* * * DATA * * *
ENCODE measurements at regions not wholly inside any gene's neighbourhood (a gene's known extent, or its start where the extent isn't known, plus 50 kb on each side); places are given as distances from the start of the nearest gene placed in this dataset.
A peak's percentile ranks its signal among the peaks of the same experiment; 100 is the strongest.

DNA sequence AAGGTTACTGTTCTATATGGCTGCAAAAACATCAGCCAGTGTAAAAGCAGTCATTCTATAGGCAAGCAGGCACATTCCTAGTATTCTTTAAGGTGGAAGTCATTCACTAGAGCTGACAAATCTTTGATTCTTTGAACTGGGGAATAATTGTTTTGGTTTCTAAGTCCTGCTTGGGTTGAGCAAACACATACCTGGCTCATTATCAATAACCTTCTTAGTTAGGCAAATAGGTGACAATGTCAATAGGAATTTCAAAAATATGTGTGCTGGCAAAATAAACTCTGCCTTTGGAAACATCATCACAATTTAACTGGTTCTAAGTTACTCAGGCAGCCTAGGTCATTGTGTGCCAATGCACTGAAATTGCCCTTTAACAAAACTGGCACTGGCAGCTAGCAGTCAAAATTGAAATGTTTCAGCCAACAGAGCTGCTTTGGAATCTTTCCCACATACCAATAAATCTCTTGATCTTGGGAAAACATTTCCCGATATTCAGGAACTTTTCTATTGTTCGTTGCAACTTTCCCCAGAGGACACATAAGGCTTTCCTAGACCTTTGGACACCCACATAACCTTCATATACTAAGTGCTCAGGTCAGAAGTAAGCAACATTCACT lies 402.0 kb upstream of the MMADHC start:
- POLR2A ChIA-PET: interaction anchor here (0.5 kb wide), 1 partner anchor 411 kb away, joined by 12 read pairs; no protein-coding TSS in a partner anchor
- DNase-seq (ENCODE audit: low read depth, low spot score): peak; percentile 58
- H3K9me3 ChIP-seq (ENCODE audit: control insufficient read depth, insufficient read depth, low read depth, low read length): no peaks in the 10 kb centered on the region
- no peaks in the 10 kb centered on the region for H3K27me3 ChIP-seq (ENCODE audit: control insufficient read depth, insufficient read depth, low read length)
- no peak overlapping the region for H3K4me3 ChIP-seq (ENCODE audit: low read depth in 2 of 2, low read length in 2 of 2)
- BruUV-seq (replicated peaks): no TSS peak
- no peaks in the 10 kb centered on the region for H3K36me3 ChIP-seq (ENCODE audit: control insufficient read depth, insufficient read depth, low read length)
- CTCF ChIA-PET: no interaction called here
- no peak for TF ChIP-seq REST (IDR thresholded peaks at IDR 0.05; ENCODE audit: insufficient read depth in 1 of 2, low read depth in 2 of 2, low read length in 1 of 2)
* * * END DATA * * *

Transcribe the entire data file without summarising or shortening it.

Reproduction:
ENCODE measurements at regions not wholly inside any gene's neighbourhood (a gene's known extent, or its start where the extent isn't known, plus 50 kb on each side); places are given as distances from the start of the nearest gene placed in this dataset.
A peak's percentile ranks its signal among the peaks of the same experiment; 100 is the strongest.

DNA sequence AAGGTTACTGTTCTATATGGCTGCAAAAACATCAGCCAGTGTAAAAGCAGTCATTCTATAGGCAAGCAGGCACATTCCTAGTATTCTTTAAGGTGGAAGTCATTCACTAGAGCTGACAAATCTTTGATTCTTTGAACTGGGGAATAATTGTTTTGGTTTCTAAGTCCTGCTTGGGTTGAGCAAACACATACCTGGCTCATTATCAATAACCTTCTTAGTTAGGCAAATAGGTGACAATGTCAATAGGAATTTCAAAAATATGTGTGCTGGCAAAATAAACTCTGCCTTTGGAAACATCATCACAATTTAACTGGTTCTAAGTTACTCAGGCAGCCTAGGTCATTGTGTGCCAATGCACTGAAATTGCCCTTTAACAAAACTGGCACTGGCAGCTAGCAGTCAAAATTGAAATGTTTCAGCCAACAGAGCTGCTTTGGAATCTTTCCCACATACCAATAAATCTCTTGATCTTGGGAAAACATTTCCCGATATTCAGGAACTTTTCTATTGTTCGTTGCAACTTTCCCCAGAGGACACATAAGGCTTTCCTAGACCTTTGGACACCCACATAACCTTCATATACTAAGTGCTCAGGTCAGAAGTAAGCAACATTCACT lies 402.0 kb upstream of the MMADHC start:
- POLR2A ChIA-PET: interaction anchor here (0.5 kb wide), 1 partner anchor 411 kb away, joined by 12 read pairs; no protein-coding TSS in a partner anchor
- DNase-seq (ENCODE audit: low read depth, low spot score): peak; percentile 58
- H3K9me3 ChIP-seq (ENCODE audit: control insufficient read depth, insufficient read depth, low read depth, low read length): no peaks in the 10 kb centered on the region
- no peaks in the 10 kb centered on the region for H3K27me3 ChIP-seq (ENCODE audit: control insufficient read depth, insufficient read depth, low read length)
- no peak overlapping the region for H3K4me3 ChIP-seq (ENCODE audit: low read depth in 2 of 2, low read length in 2 of 2)
- BruUV-seq (replicated peaks): no TSS peak
- no peaks in the 10 kb centered on the region for H3K36me3 ChIP-seq (ENCODE audit: control insufficient read depth, insufficient read depth, low read length)
- CTCF ChIA-PET: no interaction called here
- no peak for TF ChIP-seq REST (IDR thresholded peaks at IDR 0.05; ENCODE audit: insufficient read depth in 1 of 2, low read depth in 2 of 2, low read length in 1 of 2)